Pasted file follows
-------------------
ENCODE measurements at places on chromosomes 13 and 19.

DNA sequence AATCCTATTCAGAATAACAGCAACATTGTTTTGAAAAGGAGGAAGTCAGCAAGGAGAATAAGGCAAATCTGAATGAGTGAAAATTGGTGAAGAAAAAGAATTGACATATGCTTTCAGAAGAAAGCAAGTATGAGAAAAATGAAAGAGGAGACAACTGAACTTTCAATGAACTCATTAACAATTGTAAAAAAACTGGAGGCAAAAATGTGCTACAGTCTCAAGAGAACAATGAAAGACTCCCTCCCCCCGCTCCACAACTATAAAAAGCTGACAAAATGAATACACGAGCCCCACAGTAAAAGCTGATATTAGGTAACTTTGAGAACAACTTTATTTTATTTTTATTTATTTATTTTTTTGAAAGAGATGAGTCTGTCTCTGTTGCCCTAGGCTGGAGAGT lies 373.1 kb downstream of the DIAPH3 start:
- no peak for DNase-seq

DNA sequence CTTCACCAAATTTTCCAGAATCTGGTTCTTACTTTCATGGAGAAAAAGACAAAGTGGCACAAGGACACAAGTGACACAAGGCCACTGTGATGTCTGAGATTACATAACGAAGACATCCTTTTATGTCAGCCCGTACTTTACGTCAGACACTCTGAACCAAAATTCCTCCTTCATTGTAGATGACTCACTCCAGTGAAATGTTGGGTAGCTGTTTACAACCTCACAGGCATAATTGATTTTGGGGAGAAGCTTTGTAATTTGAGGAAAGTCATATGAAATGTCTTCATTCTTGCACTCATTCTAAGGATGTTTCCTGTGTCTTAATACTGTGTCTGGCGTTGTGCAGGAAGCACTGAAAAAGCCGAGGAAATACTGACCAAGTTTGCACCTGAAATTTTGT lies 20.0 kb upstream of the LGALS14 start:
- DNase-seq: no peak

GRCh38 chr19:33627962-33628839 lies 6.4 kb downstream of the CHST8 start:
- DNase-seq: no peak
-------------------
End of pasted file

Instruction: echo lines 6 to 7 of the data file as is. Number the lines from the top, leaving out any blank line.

GRCh38 chr19:33627962-33628839 lies 6.4 kb downstream of the CHST8 start:
- DNase-seq: no peak